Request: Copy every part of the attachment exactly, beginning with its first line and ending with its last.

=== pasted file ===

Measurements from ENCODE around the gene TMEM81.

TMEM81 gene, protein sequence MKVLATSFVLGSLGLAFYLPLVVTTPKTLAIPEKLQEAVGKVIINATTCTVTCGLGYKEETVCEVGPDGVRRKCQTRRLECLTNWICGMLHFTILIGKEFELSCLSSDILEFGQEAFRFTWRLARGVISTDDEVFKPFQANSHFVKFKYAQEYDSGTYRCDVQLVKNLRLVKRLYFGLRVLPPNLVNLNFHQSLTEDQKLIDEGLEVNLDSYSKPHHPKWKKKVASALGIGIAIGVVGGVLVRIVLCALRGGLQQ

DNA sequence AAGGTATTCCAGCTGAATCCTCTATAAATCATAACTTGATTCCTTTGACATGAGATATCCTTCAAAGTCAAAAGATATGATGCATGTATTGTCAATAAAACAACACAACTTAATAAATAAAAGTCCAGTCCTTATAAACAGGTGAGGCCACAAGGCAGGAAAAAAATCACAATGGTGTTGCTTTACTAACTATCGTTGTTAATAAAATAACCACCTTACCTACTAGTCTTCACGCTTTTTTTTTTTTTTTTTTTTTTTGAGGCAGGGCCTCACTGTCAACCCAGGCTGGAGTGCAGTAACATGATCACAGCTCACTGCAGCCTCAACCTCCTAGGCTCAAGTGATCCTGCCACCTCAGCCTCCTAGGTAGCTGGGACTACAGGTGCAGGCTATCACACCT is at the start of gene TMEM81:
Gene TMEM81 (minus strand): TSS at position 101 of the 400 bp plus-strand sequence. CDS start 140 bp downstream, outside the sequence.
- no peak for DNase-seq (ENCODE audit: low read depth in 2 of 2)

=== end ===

Measurements from ENCODE around the gene TMEM81.

TMEM81 gene, protein sequence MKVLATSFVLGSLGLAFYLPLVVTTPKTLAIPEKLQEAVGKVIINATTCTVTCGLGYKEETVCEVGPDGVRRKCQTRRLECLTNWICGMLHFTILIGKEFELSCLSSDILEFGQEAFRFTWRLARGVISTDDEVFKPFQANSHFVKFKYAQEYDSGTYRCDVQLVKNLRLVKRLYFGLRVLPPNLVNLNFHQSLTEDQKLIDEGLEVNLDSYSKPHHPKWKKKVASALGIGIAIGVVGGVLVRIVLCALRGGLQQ

DNA sequence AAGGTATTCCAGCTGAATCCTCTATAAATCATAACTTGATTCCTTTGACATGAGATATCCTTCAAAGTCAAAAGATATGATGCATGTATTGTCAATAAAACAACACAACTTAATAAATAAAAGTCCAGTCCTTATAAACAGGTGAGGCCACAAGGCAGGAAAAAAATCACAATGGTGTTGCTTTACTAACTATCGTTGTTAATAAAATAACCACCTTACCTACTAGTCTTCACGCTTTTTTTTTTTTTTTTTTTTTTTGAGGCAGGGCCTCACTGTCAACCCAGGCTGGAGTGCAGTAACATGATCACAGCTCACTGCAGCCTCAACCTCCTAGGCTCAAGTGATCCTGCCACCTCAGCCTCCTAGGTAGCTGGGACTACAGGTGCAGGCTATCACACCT is at the start of gene TMEM81:
Gene TMEM81 (minus strand): TSS at position 101 of the 400 bp plus-strand sequence. CDS start 140 bp downstream, outside the sequence.
- no peak for DNase-seq (ENCODE audit: low read depth in 2 of 2)